When you eat out as much as I do, summing up a year of eating is excruciatingly difficult. It's one of those "tough jobs, but someone has to do it." So here goes: a baker's dozen of things that made my 2013.
RedFarm's Pork Chops
Everyone knows that RedFarm's Joe Ng is New York's greatest dumpling chef, but with the opening of the new UWS Red Farm location, it's clear that in working with restaurateur Ed Schoenfeld he is now New York's most talented and skilled Chinese chef working in any medium. Take these pork chops marinated in soy, papaya juice, and various spices, incredibly moist and tender, streaked with grill marks, sitting on top of grilled peppers (whichever are in season at the greenmarket), scallions, and sometimes leeks. Somehow these pork chops are both Vietnamese-thin and new American-juicy.
How does Joe do it? His partner Ed says it's the combination of the marinade and a quick dip of the chops in hot water before he marinates them. However he does it, it's a monumental food achievement.
Fairway's Potato Chips
First Fairway mastered popcorn and now they have conquered the potato chip. Thick, dark brown, just salty enough, these are potatoes that bring back the old "bet you can't each just one" commercials. The only caveat: The chips are sold in bags above the hot steam table items at the 74th and Broadway store, which is where I buy them. As a result they can sometimes get soggy from the steam below. The answer to this problem: try one when you grab the bag, and if it's soggy, tell someone at the store.
A runner up: Rick Bishop's potato chips sold at his Mountain Sweet Berry Farm greenmarket stand at Union Square are thinner and smaller (they're not made with Russet potatoes like Fairway), but they're just as addictive.
Grom's Dark Hot Chocolate Affogato
With espresso ice cream and whipped cream, it's decadent and supremely chocolatey, not too sweet, and affordable considering its indulgence. This is such a rich concoction that a small definitely does the trick, unless you're with someone you care about a great deal, in which case you can share a large. More Grom »
Yes, the wait can be interminable at this 100 year-old latticini still presided over by the DiPalo clan. But if you time your visit for 1:30, about when the porchetta is just out of the oven and resting next to the incomparable fresh mozzarella, you won't have to wait too long to buy a hunk of the crispiest, juiciest, porkiest porchetta on this side of the Atlantic.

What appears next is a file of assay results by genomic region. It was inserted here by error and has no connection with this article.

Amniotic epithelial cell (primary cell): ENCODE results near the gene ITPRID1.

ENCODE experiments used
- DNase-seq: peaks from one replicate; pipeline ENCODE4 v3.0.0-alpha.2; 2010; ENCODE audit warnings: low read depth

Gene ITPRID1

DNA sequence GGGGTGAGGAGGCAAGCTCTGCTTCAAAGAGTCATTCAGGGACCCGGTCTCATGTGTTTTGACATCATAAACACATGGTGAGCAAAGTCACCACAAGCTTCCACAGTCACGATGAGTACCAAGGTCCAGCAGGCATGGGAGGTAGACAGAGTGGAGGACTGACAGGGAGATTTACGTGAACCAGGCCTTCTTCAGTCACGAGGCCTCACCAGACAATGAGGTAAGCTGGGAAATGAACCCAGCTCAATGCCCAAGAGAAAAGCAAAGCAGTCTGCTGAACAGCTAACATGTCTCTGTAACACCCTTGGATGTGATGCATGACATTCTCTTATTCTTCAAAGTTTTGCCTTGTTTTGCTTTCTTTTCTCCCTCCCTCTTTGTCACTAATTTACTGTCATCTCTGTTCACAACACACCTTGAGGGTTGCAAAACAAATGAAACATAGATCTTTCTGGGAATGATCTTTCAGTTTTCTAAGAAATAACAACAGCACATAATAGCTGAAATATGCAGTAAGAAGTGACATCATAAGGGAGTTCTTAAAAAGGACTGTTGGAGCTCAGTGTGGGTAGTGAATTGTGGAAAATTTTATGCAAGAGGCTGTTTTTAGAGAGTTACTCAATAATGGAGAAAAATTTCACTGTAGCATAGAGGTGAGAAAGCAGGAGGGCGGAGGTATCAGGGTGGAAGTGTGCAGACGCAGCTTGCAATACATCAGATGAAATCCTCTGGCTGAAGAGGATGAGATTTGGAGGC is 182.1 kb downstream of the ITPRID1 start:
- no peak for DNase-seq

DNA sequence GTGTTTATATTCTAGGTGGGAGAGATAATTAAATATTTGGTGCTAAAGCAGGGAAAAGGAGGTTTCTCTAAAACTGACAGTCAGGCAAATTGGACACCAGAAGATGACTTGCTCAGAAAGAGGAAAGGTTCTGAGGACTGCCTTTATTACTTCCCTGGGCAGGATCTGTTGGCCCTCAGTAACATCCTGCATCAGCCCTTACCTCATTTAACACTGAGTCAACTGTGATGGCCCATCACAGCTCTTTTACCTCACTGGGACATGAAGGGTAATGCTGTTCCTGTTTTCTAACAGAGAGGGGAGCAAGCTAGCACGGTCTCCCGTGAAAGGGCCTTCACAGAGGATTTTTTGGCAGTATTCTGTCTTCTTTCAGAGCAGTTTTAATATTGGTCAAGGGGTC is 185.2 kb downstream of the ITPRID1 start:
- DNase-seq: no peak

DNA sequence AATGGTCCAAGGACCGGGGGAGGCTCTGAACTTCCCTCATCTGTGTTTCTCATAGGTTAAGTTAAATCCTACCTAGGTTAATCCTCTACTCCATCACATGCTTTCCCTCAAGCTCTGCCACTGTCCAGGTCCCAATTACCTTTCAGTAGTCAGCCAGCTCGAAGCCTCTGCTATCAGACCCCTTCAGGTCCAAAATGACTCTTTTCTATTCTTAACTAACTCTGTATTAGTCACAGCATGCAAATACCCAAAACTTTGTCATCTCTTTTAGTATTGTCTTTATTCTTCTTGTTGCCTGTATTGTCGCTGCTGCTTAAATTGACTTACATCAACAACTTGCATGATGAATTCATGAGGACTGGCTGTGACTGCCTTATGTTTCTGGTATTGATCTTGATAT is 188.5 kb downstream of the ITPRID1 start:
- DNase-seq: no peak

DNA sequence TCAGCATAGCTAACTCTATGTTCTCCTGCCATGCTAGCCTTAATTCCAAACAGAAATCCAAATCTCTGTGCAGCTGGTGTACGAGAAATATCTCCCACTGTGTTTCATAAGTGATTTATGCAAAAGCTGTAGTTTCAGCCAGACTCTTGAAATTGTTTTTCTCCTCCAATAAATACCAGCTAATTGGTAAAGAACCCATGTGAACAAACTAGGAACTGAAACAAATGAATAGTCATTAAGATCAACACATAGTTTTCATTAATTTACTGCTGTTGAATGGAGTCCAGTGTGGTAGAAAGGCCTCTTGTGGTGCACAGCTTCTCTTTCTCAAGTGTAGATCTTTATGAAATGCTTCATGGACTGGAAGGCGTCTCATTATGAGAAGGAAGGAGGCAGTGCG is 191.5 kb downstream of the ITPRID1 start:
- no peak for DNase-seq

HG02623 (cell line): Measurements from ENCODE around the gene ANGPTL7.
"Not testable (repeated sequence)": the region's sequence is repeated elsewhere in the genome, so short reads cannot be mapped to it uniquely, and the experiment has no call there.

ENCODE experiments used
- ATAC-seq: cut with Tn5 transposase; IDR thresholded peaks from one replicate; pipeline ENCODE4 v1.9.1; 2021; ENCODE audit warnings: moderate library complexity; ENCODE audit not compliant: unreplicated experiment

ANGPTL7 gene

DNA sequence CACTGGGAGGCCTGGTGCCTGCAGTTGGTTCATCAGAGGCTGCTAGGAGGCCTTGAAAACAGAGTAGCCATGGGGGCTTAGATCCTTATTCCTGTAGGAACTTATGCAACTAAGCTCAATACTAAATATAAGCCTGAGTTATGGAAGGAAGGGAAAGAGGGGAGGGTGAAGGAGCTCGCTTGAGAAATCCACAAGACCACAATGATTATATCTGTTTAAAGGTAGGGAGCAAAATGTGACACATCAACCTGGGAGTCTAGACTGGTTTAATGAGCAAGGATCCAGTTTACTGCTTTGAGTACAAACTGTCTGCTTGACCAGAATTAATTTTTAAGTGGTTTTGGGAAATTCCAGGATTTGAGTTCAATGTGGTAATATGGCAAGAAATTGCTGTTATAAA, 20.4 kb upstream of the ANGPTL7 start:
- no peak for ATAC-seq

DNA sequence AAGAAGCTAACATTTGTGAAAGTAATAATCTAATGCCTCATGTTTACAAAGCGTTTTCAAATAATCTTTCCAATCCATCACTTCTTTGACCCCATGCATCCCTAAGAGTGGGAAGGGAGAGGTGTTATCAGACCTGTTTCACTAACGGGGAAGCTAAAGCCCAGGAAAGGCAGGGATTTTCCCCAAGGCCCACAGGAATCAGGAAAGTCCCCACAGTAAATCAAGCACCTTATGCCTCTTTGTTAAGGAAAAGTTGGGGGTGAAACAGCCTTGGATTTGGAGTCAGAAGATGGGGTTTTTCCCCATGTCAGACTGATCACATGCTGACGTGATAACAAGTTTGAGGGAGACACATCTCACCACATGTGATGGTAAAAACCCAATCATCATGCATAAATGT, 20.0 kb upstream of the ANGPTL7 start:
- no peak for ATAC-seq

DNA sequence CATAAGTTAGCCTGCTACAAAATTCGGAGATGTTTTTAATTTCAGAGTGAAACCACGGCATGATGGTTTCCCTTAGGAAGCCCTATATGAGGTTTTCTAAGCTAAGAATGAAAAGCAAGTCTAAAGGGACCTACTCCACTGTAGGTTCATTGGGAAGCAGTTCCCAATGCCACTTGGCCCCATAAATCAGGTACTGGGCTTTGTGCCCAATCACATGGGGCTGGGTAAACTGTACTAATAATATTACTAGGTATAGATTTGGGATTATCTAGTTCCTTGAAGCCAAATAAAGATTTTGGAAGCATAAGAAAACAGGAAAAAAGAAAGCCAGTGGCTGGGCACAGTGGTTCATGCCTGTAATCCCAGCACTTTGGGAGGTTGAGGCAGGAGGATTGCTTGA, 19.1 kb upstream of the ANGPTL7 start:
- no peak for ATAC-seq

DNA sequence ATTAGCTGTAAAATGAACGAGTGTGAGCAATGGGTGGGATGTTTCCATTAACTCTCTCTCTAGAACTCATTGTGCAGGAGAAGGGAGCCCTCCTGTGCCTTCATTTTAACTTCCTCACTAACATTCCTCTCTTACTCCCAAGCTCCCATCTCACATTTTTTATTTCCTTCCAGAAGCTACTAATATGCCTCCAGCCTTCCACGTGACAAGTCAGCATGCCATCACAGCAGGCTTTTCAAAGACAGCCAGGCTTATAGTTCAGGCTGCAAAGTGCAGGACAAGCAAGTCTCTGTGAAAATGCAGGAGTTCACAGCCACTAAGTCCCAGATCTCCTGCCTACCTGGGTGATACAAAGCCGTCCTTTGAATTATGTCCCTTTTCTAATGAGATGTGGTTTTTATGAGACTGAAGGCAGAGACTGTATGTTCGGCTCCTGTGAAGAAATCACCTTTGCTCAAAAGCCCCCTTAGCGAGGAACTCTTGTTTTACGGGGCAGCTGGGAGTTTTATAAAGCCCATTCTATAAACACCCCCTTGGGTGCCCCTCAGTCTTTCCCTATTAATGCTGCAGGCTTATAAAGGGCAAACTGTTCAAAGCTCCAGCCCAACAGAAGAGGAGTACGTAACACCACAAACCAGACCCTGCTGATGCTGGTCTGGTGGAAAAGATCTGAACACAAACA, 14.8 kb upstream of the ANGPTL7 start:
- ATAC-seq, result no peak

Balaboosta's Cabbage Salad and Chicken Schnitzel
I eat at Balaboosta often for business lunches, and I'll invariably ask my lunch companion to share two dishes: chef-owner Einat Admony crispy cabbage salad made with crispy noodles, mint, and the optional grilled chicken (you will want the usually insanely juicy grilled chicken), and the ultra-crispy chicken schnitzel made with a corn-flake crust. I think of it as Balaboosta's version of Chicken Two Ways. You'll just think of it as two damn good plates of food.
Landmark Pancake House's Bacon, Egg, and Cheese
I know not the provenance of the egg, bacon, or cheese used on this sandwich at Landmark Diner, but what I do know is that they get it right every damn time. The egg is perfectly cooked soft (no easy feat on a griddle), the bacon is deep-fried to order, and when they're both put on a slice of cheese already sitting on half of a well-toasted English muffin, you end up with the egg sandwich of your dreams, no more and no less.
Asparagus and Mushroom Croissant at Balthazar
Filled croissants are invariably a soggy, disappointing eating experience. That's why it was such a delightful surprise to bite into Balthazar Bakery's asparagus and mushroom croissant: light, crispy on the outside, tender on the inside croissant dough filled with just the right amount of al dente asparagus and mushrooms that taste like they have been sautéed in really good butter. This croissant is the perfect walking lunch.
Cheese Roll at Maison Kayser